FX Fighter

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FX Fighter series
Developer(s)Argonaut Games
Publisher(s)GTE Interactive Media
Platform(s)DOS, Microsoft Windows

FX Fighter is a series of video games developed by Argonaut Games and published by GTE Entertainment. The two games in the series are FX Fighter (1995) for DOS CD-ROM and FX Fighter Turbo (1996) for Windows 95.

FX Fighter[edit]

FX Fighter
FX Fighter cover.png
Developer(s)Argonaut Games
Publisher(s)GTE Entertainment
ReleaseJune 24, 1995
Genre(s)Fighting game
Mode(s)Single player, multiplayer

The first game in the series was published by GTE Entertainment on June 24, 1995. It is an early realtime 3D fighting game for MS-DOS CD-ROM PC. OEM versions of this title have support for 3D acceleration, bundled with 3D graphics accelerator cards such as the Diamond Monster 3D.[2]

The game features 8 different characters, 8 different arenas, movie cutscenes, and 40 attacks per fighter. The player selects a character to face against 8 of the best fighters in the universe, with the prize being the most powerful weapon in the universe.[3]

Character roster[edit]


Lava dwelling silicone based lifeform. Very strong and breathes fire.

Age: Unknown

Home world: Inferno - A primeval volcanic wasteland.

Height: 6'6

Weight: 300 lb

Sex: Unknown

Job: Unknown


Home world: Rhomb - A world of vast savannahs ruled by the highly respected feran monarchy.


Home world: Peres - A planet dominated by tropical forests and caves.


Home world: Sentral - Massively overpopulated and polluted industrialized world.


Home world: Lusk - Mountainous planet with low technology but a developed culture.


Home world: Ursae - A water world completely covered by a single ocean.


Home world: Karlak - Temperate planet with an ancient culture.


Home world: Axone - A world rich in mineral deposits but with no atmosphere.


Home world: Anarchis - A high gravity world owned by the cadre.

Super NES[edit]

A version for the Super Nintendo Entertainment System was previewed in GamePro[4] and Nintendo Power[5] and relies on the Super FX powered GSU-2 (or "Super FX 2") chip to deliver polygon graphics that are otherwise unattainable on the SNES. At the Winter 1995 Consumer Electronics Show, GTE Entertainment and Nintendo announced that they would be jointly developing and publishing the game.[6][7] However, after Nintendo decided to port Killer Instinct to the SNES, the SNES version of FX Fighter was canceled to avoid competition between the two games.[8]


For the launch of FX Fighter, GTE Entertainment shipped 200,000 units of the game to stores and dedicated more than $2 million to its promotional campaign.[13]

Entertainment Weekly gave the PC version of the game an A- and wrote that the game was as good as any that was offered on home consoles, but remarked that playing games on a television screen was better than a computer screen.[14]

Next Generation reviewed the PC version of the game, rating it four stars out of five, and stated that "Even without the spectacular visuals, FX Fighter would be better than Mortal Kombat II - and that's saying a lot."[11]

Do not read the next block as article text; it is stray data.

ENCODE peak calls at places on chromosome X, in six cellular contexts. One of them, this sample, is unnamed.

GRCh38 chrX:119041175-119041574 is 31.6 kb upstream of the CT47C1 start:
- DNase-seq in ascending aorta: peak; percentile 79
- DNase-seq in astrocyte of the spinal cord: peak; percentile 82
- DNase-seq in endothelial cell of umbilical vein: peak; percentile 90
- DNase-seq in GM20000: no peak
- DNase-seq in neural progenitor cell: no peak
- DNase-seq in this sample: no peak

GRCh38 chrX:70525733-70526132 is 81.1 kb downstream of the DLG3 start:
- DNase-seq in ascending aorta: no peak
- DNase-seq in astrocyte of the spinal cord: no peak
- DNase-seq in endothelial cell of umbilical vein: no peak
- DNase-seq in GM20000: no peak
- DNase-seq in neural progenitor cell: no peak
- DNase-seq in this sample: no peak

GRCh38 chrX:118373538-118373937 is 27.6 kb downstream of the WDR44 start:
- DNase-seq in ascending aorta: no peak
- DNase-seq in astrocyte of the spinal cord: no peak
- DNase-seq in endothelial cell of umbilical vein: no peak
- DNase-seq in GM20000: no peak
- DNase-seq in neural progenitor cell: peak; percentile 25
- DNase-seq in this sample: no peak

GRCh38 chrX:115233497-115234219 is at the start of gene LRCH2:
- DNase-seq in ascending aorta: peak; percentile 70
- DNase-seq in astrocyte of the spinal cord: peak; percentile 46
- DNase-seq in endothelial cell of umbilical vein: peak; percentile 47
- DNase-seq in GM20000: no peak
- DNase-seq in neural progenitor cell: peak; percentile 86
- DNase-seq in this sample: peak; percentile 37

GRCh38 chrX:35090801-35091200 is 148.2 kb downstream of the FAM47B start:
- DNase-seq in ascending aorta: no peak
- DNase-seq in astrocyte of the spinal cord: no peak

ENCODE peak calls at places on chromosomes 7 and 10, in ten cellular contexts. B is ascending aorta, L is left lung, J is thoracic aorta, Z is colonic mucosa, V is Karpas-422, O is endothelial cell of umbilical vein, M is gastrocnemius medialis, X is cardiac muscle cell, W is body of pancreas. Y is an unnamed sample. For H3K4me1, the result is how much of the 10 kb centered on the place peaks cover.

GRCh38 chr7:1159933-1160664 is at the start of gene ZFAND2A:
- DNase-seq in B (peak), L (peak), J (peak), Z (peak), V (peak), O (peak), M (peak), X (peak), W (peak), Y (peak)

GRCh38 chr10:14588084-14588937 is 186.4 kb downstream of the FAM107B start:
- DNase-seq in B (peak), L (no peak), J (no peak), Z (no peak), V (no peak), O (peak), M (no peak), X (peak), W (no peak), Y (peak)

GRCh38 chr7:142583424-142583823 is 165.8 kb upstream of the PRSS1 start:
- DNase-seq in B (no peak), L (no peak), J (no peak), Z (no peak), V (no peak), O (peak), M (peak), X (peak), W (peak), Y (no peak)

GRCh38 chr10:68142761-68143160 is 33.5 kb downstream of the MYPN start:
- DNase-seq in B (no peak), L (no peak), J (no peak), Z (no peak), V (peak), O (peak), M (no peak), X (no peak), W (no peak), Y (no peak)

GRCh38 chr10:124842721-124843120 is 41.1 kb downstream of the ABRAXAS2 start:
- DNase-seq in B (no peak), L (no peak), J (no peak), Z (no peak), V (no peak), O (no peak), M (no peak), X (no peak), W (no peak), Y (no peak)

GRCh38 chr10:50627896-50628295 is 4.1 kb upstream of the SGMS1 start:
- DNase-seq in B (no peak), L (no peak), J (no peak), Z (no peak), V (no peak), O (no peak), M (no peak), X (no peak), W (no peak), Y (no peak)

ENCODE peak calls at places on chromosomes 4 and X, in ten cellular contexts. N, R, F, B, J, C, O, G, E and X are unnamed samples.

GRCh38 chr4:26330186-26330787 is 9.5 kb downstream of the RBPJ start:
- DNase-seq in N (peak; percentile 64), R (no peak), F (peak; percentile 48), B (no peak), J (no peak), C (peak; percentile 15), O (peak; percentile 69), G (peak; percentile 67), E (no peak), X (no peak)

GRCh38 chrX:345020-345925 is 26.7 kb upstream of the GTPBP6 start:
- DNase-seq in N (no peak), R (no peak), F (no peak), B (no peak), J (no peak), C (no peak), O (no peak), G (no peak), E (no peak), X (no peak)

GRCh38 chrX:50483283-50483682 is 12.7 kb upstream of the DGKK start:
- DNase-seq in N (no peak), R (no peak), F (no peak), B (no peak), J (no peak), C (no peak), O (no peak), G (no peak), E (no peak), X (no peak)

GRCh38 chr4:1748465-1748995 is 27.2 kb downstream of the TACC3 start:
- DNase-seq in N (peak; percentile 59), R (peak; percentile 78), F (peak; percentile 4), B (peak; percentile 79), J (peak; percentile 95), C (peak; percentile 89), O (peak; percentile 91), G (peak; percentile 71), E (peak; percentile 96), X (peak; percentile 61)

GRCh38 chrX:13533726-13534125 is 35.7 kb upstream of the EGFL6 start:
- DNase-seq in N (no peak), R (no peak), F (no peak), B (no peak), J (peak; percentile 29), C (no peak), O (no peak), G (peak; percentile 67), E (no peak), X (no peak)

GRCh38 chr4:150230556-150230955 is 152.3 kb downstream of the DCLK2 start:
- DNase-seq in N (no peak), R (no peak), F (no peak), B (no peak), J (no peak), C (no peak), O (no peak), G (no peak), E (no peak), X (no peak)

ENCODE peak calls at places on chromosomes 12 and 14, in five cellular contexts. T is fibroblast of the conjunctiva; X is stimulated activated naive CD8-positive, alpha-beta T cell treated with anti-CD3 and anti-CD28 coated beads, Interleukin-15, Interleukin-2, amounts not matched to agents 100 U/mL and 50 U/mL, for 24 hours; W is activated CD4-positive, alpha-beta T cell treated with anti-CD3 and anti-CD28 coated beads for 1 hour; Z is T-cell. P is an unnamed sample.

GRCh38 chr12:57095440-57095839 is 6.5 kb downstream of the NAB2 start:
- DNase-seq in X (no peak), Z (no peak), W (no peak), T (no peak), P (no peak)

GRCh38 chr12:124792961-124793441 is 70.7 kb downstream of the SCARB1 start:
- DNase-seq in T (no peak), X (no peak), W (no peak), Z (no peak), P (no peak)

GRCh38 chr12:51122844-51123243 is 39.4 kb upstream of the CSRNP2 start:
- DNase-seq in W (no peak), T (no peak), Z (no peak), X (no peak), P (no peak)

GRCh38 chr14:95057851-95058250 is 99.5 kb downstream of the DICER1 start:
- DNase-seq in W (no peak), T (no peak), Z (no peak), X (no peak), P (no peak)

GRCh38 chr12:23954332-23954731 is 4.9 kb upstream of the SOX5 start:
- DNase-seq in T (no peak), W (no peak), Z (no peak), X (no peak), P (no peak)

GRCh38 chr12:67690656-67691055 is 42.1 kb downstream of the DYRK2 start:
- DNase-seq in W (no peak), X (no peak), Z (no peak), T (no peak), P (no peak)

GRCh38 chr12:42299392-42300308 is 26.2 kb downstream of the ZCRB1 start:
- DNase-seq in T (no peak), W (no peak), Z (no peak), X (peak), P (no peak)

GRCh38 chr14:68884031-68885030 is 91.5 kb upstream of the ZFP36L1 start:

Frank Snyder of Computer Game Review was largely positive toward the game, calling it "definitely worth checking out".[12]

In other media[edit]

A comic based on the video game was created by Jim Lee of Wildstorm Productions, which was hosted by GTE Interactive Media's web site.[15]

FX Fighter Turbo[edit]

FX Fighter Turbo
Developer(s)Argonaut Games
Publisher(s)GTE Entertainment
Platform(s)Microsoft Windows 95
ReleaseNovember 5, 1996
Genre(s)Fighting game
Mode(s)Single player, multiplayer

FX Fighter Turbo is a sequel that was released for the PC in 1996 with new characters, moves, environments, costumes, special effects, network play, and support for Microsoft Windows and the S3 Graphics chipset. As are many other fighting games at the time, this game is influenced by Mortal Kombat in the form of fatalities, a feature not seen in the previous game.

Character roster[edit]

All the previous characters return with two others joining the party: Linna and Kwondo.

See also[edit]


  1. ^ "3D Realms". Next Generation. Imagine Media (10): 99. October 1995.
  2. ^ "Diamond Announces Retail Monster 3D Gaming Accelerator Bundled with 10 Hot Titles This Halloween". Business Wire. October 31, 1996. Archived from the original on July 14, 2006.
  3. ^ "FX Fighter (Game)". Giant Bomb. Retrieved November 14, 2020.
  4. ^ "FX Fighter" (PDF). GamePro. IDG (76): 195. January 1995.
  5. ^ "Powered up: The Super Fox Team". Nintendo Power. Nintendo (69): 68. February 1995.
  6. ^ "GTE and Nintendo Enter into FX Fighter Partnership Agreement". Electronic Gaming Monthly. No. 68. Sendai Publishing. March 1995. p. 57.
  7. ^ Bateman, Selby (April 1995). "Movers & Shakers". Next Generation. No. 4. Imagine Media. p. 27.
  8. ^ "GTE Interactive Takes FX Fighter to the PC". Electronic Gaming Monthly. No. 73. Sendai Publishing. August 1995. p. 28.
  9. ^ "FX Fighter Review". CD Player (in German). January 1996. Retrieved April 13, 2022.
  10. ^ Strauss, Bob. "FX Fighter". Retrieved September 14, 2018.
  11. ^ a b "Finals". Next Generation. No. 9. Imagine Media. September 1995. p. 97.
  12. ^ a b Snyder, Frank; Chapman, Ted; Kaiafas, Tasos (August 1995). "Let's Get Ready to Rumble". Computer Game Review. Archived from the original on December 21, 1996.
  13. ^ "FX FIGHTER PULLS EARLY RETAILER DEMAND WITH INITIAL CHANNEL SELL-IN OF 200,000 UNITS; SHIPMENT UNDERWAY TO 18,000 RETAIL OUTLETS" (Press release). Archived from the original on June 7, 1997. Retrieved September 11, 2018.
  14. ^ Strauss, Bob. "FX Fighter". Retrieved September 14, 2018.
  15. ^ "The FX Fighter Comic Book". Archived from the original on June 26, 1997. Retrieved December 1, 2018.
  16. ^ "3D Realms". Next Generation. Imagine Media (10): 99. October 1995.

External links[edit]